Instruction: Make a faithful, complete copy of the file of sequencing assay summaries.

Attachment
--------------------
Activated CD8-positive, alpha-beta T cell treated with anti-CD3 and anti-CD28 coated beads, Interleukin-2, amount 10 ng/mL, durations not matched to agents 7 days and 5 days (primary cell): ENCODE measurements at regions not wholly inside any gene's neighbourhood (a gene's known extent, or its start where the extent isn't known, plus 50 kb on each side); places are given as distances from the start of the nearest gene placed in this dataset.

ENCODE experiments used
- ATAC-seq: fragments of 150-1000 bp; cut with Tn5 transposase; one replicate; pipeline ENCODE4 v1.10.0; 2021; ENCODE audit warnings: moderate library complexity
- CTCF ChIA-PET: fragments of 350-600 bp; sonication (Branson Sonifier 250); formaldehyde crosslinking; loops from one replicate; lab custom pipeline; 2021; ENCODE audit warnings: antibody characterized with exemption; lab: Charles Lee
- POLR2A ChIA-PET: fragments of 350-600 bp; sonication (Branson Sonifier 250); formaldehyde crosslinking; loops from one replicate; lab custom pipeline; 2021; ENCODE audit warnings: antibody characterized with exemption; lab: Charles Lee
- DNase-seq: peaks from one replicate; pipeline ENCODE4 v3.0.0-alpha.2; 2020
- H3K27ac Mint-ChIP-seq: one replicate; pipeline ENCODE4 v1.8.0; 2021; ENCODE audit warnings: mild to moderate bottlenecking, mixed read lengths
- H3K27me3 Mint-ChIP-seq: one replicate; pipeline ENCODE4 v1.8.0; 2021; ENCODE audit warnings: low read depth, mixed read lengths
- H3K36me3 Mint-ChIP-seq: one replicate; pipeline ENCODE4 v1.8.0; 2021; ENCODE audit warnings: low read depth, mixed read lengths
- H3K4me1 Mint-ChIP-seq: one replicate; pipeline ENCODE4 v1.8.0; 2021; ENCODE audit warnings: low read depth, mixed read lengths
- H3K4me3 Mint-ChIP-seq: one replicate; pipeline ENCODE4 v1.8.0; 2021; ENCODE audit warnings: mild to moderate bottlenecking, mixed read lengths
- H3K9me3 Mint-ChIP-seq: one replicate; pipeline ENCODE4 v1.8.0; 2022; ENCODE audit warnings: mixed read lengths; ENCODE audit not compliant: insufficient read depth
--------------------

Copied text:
Activated CD8-positive, alpha-beta T cell treated with anti-CD3 and anti-CD28 coated beads, Interleukin-2, amount 10 ng/mL, durations not matched to agents 7 days and 5 days (primary cell): ENCODE measurements at regions not wholly inside any gene's neighbourhood (a gene's known extent, or its start where the extent isn't known, plus 50 kb on each side); places are given as distances from the start of the nearest gene placed in this dataset.

ENCODE experiments used
- ATAC-seq: fragments of 150-1000 bp; cut with Tn5 transposase; one replicate; pipeline ENCODE4 v1.10.0; 2021; ENCODE audit warnings: moderate library complexity
- CTCF ChIA-PET: fragments of 350-600 bp; sonication (Branson Sonifier 250); formaldehyde crosslinking; loops from one replicate; lab custom pipeline; 2021; ENCODE audit warnings: antibody characterized with exemption; lab: Charles Lee
- POLR2A ChIA-PET: fragments of 350-600 bp; sonication (Branson Sonifier 250); formaldehyde crosslinking; loops from one replicate; lab custom pipeline; 2021; ENCODE audit warnings: antibody characterized with exemption; lab: Charles Lee
- DNase-seq: peaks from one replicate; pipeline ENCODE4 v3.0.0-alpha.2; 2020
- H3K27ac Mint-ChIP-seq: one replicate; pipeline ENCODE4 v1.8.0; 2021; ENCODE audit warnings: mild to moderate bottlenecking, mixed read lengths
- H3K27me3 Mint-ChIP-seq: one replicate; pipeline ENCODE4 v1.8.0; 2021; ENCODE audit warnings: low read depth, mixed read lengths
- H3K36me3 Mint-ChIP-seq: one replicate; pipeline ENCODE4 v1.8.0; 2021; ENCODE audit warnings: low read depth, mixed read lengths
- H3K4me1 Mint-ChIP-seq: one replicate; pipeline ENCODE4 v1.8.0; 2021; ENCODE audit warnings: low read depth, mixed read lengths
- H3K4me3 Mint-ChIP-seq: one replicate; pipeline ENCODE4 v1.8.0; 2021; ENCODE audit warnings: mild to moderate bottlenecking, mixed read lengths
- H3K9me3 Mint-ChIP-seq: one replicate; pipeline ENCODE4 v1.8.0; 2022; ENCODE audit warnings: mixed read lengths; ENCODE audit not compliant: insufficient read depth